Georgia has a vision for the future of its School Nutrition Farm to School Program that is bringing together farmers across the state with the next generation of consumers. Georgia school districts are implementing farm to school programs. From buying local food to growing school gardens to teaching children where their food comes from, Georgia is “bringing the farm to school.”
The 2020 Vision for School Nutrition is a joint, collaborative initiative between the Georgia Departments of Agriculture, Education, and Public Health. The goals of this program are to:
- Provide quality foods that are safe and nutritious to Georgia’s students.
- Support agriculture by strengthening local markets.
- Make students aware of the origins of foods they enjoy.
- Reduce the carbon footprint of foods utilized.
The 2020 Vision was launched in late 2015 with this initiative aim: By the start of the 2020 school year, at least 20% of the required menu components for the student meal will be comprised of Georgia grown products. In addition, at least 20% of the schools in Georgia will be challenged to have at least 50% of the required menu components for the student meal comprised of Georgia grown products.
What does achieving the 2020 Vision look like?
The school meal program meal pattern is made up of five components, meat/meat alternate, grain, fruit, vegetable, and milk. If a school nutrition program has a Georgia grown product as a choice for one component, 20% of the menu components are Georgia grown, and students are reaping the benefits of the 2020 Vision.
What are Georgia grown products?
Agriculture is Georgia’s number one industry, contributing 74 billion dollars to the state’s economy. Our state has a favorable climate and long growing seasons to produce an abundance of agriculture products. Georgia produces fruits, vegetables, poultry and eggs, livestock, nuts, and more; and is a top producer of blueberries, peanuts, pecans, cucumbers, watermelon, spring onions, and peaches. For data on production value rankings, check out the 2018 Ag Snapshots (2016 data).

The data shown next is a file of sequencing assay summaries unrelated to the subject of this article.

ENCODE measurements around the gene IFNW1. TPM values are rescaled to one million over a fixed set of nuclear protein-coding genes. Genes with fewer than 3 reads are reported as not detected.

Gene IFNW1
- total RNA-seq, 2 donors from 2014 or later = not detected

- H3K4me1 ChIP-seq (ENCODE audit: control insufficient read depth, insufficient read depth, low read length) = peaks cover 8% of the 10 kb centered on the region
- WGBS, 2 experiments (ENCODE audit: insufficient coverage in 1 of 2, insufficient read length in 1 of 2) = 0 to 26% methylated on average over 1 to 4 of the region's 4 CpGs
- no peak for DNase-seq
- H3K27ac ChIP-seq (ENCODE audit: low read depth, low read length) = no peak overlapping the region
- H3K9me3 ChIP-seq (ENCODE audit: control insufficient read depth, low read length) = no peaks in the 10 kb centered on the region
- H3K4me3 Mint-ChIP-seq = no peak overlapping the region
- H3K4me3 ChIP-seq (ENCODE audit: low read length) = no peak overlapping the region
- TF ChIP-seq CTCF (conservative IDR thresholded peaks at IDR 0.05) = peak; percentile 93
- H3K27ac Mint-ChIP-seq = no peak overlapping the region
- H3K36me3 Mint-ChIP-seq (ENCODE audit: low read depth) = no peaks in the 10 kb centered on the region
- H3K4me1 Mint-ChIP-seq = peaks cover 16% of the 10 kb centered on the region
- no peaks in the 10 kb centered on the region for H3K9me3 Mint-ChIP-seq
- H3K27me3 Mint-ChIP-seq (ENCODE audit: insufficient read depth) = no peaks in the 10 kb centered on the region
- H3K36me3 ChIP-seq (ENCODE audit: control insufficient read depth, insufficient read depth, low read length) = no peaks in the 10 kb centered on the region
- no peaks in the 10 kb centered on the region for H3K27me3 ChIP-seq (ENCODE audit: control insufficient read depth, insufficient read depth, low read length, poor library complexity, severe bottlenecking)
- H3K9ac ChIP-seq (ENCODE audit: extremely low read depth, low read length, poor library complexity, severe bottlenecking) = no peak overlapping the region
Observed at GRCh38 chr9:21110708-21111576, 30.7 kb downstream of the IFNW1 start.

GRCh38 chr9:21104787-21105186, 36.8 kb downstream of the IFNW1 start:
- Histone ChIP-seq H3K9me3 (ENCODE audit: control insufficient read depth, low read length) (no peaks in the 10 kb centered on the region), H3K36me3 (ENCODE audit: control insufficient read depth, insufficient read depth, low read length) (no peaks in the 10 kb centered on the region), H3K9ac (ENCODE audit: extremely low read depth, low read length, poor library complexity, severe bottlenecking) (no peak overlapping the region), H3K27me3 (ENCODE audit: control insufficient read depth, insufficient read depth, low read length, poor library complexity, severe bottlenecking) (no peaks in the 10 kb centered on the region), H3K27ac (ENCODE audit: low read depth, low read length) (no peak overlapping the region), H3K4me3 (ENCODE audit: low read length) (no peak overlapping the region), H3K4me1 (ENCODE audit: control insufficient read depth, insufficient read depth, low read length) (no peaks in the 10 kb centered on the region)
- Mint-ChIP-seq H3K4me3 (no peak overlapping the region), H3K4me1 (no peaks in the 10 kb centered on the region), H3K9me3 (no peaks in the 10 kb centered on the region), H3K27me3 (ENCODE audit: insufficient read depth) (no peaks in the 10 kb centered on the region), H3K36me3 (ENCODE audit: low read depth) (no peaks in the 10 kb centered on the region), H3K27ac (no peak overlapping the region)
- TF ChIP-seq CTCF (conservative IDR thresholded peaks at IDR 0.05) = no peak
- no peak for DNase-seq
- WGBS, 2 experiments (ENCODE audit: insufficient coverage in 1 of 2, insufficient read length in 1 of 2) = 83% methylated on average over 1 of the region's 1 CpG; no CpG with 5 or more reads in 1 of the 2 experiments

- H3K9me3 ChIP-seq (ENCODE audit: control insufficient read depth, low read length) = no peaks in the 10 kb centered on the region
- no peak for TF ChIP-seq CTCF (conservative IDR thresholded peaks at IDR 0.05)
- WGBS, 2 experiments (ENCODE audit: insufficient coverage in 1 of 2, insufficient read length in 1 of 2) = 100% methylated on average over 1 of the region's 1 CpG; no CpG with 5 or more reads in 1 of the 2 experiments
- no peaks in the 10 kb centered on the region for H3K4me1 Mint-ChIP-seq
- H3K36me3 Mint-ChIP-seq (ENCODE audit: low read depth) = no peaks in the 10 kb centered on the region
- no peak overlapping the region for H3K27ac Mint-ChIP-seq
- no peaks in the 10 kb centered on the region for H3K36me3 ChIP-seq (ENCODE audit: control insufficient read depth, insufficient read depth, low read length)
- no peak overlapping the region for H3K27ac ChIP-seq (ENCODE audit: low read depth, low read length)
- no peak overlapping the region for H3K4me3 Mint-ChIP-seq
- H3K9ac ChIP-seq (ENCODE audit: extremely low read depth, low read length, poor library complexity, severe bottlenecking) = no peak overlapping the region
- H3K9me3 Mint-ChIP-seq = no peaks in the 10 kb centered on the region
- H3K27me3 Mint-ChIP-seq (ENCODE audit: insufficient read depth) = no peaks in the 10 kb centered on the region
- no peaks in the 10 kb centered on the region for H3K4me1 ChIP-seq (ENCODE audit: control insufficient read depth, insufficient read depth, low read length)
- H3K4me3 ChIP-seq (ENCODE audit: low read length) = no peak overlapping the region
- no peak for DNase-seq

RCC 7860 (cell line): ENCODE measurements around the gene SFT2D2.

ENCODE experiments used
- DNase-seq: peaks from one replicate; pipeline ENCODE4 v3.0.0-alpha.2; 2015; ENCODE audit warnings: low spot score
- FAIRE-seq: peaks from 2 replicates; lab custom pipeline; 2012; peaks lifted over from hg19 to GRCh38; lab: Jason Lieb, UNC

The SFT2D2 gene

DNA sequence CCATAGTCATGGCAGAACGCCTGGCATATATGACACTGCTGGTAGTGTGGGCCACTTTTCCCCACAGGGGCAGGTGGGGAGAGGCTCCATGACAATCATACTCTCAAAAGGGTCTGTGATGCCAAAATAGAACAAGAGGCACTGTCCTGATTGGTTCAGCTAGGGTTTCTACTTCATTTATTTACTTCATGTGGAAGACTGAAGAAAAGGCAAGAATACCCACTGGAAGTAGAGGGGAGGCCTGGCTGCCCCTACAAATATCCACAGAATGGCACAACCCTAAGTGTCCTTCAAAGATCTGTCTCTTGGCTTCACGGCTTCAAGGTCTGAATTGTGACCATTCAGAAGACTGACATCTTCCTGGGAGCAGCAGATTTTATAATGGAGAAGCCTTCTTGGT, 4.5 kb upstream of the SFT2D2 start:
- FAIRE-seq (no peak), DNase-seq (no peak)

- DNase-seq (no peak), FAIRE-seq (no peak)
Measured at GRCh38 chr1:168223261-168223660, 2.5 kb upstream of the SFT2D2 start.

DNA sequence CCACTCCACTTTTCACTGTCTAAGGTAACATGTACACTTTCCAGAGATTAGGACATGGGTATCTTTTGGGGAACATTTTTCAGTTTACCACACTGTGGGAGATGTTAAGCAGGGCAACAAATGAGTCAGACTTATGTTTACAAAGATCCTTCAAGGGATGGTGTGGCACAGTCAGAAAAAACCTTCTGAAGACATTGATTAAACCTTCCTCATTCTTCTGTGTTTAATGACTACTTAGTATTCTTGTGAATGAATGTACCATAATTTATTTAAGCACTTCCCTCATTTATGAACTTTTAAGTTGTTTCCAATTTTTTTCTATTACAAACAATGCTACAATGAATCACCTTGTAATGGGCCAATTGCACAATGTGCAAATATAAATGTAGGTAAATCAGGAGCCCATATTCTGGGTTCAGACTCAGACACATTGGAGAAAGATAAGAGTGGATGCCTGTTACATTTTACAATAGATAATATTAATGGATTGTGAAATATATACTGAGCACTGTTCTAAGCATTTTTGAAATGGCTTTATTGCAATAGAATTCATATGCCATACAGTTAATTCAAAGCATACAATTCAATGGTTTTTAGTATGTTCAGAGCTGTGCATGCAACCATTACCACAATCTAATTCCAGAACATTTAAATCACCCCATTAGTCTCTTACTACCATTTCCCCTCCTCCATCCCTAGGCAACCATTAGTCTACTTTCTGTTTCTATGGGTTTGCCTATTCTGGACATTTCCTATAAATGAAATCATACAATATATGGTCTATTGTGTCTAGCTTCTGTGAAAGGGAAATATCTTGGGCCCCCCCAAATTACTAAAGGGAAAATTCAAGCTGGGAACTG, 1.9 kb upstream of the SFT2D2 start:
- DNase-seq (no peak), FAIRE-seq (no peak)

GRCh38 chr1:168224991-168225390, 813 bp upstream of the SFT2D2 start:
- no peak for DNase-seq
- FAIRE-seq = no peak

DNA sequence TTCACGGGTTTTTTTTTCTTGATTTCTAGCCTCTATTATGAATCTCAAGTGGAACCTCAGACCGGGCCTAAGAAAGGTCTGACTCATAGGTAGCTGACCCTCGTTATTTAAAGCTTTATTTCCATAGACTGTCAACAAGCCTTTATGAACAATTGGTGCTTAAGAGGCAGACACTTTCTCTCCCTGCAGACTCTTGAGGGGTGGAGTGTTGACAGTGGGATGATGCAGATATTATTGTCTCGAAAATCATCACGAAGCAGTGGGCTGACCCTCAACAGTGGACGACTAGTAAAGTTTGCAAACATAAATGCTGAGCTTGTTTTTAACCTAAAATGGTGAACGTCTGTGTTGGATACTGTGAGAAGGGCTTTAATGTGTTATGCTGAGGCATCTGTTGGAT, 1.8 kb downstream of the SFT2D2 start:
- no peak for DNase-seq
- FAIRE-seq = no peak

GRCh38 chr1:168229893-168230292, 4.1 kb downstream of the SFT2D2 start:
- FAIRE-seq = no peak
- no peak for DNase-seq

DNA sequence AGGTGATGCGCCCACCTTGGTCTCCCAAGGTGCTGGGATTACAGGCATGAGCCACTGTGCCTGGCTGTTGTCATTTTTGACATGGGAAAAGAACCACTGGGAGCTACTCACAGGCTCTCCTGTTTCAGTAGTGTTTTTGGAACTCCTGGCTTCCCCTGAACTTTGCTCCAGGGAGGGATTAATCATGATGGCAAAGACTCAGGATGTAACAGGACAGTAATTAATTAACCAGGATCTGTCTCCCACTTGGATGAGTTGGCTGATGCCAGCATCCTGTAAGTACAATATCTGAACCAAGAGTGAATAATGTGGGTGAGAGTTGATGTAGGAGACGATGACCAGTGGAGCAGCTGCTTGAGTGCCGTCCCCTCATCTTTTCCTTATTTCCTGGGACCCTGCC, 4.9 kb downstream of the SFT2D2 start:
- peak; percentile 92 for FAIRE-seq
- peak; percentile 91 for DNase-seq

Georgia grown products are 1) non-processed agriculture products grown in Georgia, and 2) agriculture value-added products that are processed in Georgia.
Examples of value-added products are jams/jellies, barbeque sauce and salad dressing.
The Benefits of a Farm to School Program and the 2020 Vision for School Nutrition
Farm to School programs provide a multitude of benefits to students, farmers, schools and the community. Students learn about where their food comes from, are provided with fresh, locally grown food choices and nutrition education related to those foods, and in some cases have opportunities to meet the farmers that grow those local foods. Farmers experience new or expanding market opportunities for their agriculture products. The 2020 Vision enhances and supports the efforts of the School Nutrition Program. Purchasing Georgia grown products supports the local economy and keeps money circulating in Georgia. A farm to school program and the 2020 Vision for School Nutrition provide a link from the agriculture community to schools.
Georgia Grown – This promotional program from the Georgia Department of Agriculture includes an online searchable database that features (but is not limited to): Seasonal crops; producers, farmers markets and agritourism activities; wholesalers, distributors, packers, and other products, businesses and agriculture related services.
Decision Tree: How Will You Bring Local Foods into the Cafeteria with Your Next Food Purchase? Review this fact sheet from USDA that presents options for including your desire for local foods in the procurement process.
Feed My School for a Week – From the Georgia Department of Agriculture, the Feed My School for a Week Initiative increases farm to cafeteria options for Georgia schools, and helps districts build their farm to school programs.
Food Processing Industry Report– a report on food processors in the state of Georgia, from Georgia Power Community and Economic Development.
2018 Ag Snapshots – a publication of 2016 data from the University of Georgia Center for Agribusiness and Economic Development; it provides a brief overview of Georgia’s Agriculture Industry.